Special Issue "Valuing Agricultural Sustainability by Modelling Socioeconomy, Landscape and Ecosystem Services"

A special issue of Agronomy (ISSN 2073-4395). This special issue belongs to the section "Farming Sustainability".

Deadline for manuscript submissions: closed (30 June 2021).

Special Issue Editors

Prof. Dr. Pedro A. Aguilera
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Guest Editor
Department of Biology and Geology, University of Almería, 04120 Almeria, Spain
Interests: cultural landscapes; quantitative ecology; environmental modelling
Prof. Dr. Ana D. Maldonado
E-Mail Website
Guest Editor
Department of Mathematics, University of Almería, 04120 Almeria, Spain
Interests: environmental modelling; data analysis
Prof. Dr. María Morales
E-Mail Website
Guest Editor
Department of Mathematics, University of Almería, 04120 Almeria, Spain
Interests: applied statistics; data analysis
Prof. Dr. Antonio Salmerón
E-Mail Website
Guest Editor
Department of Mathematics, University of Almería, 04120 Almeria, Spain
Interests: bayesian networks; data mining; big data; machine learning; statistics
Special Issues, Collections and Topics in MDPI journals

Special Issue Information

Dear colleagues,

Traditional agriculture, involving extensive and semi-extensive agriculture, takes production, culture  and conservation aspects into consideration. The maintenance and development of traditional agriculture have been related to local knowledge and the transmission of information from one generation to another, promoting the sustainable use of resources. Many regions that are characterized by having a long agricultural history, often show an integration of agriculture and conservation within multifunctional landscapes. These heterogeneous landscapes provide a remarkably diverse set of ecosystem services. However, they are threatened by two opposite tendencies: agricultural intensification and rural abandonment. Both threats affect the supply of ecosystem services.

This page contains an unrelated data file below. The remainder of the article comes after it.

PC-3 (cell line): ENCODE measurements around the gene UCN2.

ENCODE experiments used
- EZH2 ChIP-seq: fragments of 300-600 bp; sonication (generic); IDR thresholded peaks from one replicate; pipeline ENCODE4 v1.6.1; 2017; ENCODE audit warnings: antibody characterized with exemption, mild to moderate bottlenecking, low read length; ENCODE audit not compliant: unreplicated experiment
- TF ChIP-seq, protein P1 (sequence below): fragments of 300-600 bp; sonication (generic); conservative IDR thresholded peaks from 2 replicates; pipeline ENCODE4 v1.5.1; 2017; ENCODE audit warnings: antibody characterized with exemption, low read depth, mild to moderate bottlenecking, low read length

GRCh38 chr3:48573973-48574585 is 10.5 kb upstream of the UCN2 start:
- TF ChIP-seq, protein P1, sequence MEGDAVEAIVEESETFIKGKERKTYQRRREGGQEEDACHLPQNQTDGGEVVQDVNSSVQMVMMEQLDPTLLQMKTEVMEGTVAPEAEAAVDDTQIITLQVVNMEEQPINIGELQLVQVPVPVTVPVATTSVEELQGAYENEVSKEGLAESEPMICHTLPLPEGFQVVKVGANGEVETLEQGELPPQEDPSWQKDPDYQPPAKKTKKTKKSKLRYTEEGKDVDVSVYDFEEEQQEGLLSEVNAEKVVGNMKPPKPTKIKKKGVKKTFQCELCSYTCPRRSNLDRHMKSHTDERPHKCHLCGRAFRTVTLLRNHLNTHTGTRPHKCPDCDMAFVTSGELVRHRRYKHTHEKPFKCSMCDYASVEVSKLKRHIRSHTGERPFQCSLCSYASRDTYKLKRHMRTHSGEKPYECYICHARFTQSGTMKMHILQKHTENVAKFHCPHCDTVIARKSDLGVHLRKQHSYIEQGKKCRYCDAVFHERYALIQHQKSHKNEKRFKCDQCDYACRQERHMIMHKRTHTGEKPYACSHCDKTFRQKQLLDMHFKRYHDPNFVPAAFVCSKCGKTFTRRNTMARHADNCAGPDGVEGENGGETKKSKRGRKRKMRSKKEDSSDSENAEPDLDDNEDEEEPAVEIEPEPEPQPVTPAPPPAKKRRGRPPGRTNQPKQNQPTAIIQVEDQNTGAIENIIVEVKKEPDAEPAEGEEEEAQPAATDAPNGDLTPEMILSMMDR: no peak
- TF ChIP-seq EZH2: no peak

The sustainability of the traditional agriculture has to be considered in the context of the cultural landscape and its relationships with the socio-economy. Therefore, it is necessary to know how socioeconomic changes affect the cultural landscape in general, and the the provision of ecosystem services in particular.
This special issue focuses on the application of different models to study the sustainability of traditional agriculture in cultural landscapes. Relevant topics include, but are not limited to, modeling the provision of ecosystem services given socioeconomic, land use or climate changes, or the synergy of these changes.

Prof. Dr. Pedro A. Aguilera
Prof. Dr. Ana D. Maldonado
Prof. Dr. María Morales
Prof. Dr. Antonio Salmerón
Guest Editors

Manuscript Submission Information

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Submitted manuscripts should not have been published previously, nor be under consideration for publication elsewhere (except conference proceedings papers). All manuscripts are thoroughly refereed through a single-blind peer-review process. A guide for authors and other relevant information for submission of manuscripts is available on the Instructions for Authors page. Agronomy is an international peer-reviewed open access monthly journal published by MDPI.

Please visit the Instructions for Authors page before submitting a manuscript. The Article Processing Charge (APC) for publication in this open access journal is 1800 CHF (Swiss Francs). Submitted papers should be well formatted and use good English. Authors may use MDPI's English editing service prior to publication or during author revisions.

Keywords

  • cultural landscapes
  • traditional agriculture
  • land uses change
  • climate change
  • rural abandonment
  • intensification
  • demographic changes
  • economic changes
  • population ageing
  • statistical methods
  • numerical modelling
  • probabilistic modelling

Published Papers (4 papers)

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Research

Article